Bluff, Called

Some years back, I was substituting in the senior civics (AP government) class. The students had a current events report due, and they were to give an oral presentation as well as hand in their written document. There were a few characters in the group, one of whom was (and is) fluent in Spanish.

So he gets up to present his paper, which is about immigration and the DREAM Act (this was 6-7 years ago or so). He looks at me, looks at the class, and begins in Spanish, announcing that since the subject of his paper is Spanish speaking, he will present in Spanish. He gave me one of those “What’ch ya gonna do about it?” looks and grinned.

I grinned back and said, in German, then in Spanish, “Fine, and after you give your report in Spanish, you will give it in English, and I will quiz you on it in German. Failure to answer in the proper language will be thirty points off.”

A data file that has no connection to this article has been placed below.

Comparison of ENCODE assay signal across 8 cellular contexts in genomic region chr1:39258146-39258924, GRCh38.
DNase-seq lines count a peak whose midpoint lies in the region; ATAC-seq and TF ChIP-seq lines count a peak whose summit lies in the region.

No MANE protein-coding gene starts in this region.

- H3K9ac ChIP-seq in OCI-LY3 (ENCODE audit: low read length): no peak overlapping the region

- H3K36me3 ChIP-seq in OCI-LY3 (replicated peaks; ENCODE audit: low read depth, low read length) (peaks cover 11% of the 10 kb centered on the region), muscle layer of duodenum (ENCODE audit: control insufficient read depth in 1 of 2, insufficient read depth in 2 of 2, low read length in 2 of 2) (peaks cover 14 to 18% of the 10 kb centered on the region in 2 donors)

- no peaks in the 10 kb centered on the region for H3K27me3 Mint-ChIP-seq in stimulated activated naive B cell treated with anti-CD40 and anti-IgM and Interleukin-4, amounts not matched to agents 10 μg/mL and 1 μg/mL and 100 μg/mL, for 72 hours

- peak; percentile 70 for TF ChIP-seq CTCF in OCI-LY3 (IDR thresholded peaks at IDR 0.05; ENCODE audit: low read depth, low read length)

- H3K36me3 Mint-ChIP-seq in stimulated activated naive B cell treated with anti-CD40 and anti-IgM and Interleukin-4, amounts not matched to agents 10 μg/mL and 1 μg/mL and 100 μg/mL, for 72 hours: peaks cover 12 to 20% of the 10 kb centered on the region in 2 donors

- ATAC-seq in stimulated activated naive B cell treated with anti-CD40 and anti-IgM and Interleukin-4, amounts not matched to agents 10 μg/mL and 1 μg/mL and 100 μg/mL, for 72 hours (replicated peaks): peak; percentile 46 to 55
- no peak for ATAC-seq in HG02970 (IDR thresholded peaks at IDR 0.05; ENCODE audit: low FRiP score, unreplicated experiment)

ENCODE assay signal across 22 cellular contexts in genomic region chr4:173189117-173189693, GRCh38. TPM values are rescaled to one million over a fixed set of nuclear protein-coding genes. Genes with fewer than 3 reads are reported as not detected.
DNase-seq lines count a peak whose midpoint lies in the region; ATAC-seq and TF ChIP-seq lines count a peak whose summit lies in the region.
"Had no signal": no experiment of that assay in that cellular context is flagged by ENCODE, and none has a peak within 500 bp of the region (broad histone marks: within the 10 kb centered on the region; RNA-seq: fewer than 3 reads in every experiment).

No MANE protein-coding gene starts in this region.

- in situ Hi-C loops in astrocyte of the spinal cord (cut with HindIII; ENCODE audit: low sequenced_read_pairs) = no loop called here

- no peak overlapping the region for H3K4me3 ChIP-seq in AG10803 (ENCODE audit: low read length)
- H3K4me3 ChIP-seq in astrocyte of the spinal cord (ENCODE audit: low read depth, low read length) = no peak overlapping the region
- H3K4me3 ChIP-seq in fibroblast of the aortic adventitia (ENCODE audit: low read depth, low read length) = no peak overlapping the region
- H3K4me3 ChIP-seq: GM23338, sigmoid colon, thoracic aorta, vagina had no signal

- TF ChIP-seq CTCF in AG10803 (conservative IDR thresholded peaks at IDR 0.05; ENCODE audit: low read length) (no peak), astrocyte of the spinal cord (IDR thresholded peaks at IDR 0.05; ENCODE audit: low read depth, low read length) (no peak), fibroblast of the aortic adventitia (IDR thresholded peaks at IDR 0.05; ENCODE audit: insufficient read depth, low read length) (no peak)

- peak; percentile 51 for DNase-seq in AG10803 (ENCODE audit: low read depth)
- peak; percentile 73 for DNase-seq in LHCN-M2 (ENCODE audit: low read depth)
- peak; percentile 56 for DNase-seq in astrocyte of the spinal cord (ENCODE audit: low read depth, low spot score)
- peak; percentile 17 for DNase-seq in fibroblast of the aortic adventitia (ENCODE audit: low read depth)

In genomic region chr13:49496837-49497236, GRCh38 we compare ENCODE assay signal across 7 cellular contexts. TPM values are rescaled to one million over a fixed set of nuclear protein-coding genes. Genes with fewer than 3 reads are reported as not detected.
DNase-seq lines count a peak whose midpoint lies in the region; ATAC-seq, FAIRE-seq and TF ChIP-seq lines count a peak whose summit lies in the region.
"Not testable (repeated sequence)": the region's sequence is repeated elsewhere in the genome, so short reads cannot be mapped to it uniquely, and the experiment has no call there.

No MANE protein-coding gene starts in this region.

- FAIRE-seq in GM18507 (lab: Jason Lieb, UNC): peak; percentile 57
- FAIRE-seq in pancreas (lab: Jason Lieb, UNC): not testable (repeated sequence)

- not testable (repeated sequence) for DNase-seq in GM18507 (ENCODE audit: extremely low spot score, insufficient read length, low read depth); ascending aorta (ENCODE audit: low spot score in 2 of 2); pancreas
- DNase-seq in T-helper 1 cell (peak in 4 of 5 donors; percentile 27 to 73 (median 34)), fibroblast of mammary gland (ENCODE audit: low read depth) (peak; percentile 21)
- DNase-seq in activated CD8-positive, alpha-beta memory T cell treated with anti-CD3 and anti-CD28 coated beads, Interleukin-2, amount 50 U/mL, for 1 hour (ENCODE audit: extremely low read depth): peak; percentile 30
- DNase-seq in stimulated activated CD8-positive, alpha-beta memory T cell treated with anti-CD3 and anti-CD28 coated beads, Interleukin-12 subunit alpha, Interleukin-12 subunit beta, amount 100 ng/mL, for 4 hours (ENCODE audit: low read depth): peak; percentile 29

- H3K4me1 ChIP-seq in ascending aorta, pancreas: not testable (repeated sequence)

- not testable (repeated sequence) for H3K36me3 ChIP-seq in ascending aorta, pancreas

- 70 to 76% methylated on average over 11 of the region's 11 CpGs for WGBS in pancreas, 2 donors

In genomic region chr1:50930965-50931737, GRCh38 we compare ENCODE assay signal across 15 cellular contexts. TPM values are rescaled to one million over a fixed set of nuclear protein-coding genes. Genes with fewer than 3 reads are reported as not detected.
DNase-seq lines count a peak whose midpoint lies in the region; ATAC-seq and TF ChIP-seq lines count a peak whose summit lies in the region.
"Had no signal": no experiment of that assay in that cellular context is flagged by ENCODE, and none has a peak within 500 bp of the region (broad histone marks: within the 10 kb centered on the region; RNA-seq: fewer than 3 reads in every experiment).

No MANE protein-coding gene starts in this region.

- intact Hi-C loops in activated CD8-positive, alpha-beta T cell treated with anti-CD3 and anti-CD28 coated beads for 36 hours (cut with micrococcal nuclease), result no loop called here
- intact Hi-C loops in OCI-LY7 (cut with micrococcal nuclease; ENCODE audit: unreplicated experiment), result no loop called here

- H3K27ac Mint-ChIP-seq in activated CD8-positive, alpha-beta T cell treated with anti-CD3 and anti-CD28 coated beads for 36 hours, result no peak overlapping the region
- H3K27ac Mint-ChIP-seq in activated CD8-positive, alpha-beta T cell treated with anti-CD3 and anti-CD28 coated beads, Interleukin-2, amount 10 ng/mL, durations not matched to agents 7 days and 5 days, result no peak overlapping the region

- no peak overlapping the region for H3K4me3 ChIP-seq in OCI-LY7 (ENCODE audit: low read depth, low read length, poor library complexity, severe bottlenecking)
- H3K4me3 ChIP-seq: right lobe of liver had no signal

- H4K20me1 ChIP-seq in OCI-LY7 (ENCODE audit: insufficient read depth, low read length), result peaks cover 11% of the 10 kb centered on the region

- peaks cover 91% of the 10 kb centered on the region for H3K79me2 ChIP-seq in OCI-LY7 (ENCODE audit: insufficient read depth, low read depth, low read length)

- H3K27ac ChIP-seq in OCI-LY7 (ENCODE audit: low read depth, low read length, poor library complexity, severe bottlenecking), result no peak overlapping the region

Gulp. “Um, OK, Miss Red, I’ll stay in English.”

Me: “Please do. In international diplomatic and business circles, it is considered the height of rudeness to speak in a language that others in the group do not understand, unless there is an interpreter or a true need to do so.”

Other students: quiet patter of golf claps.

The government teacher, upon hearing the story, was amused.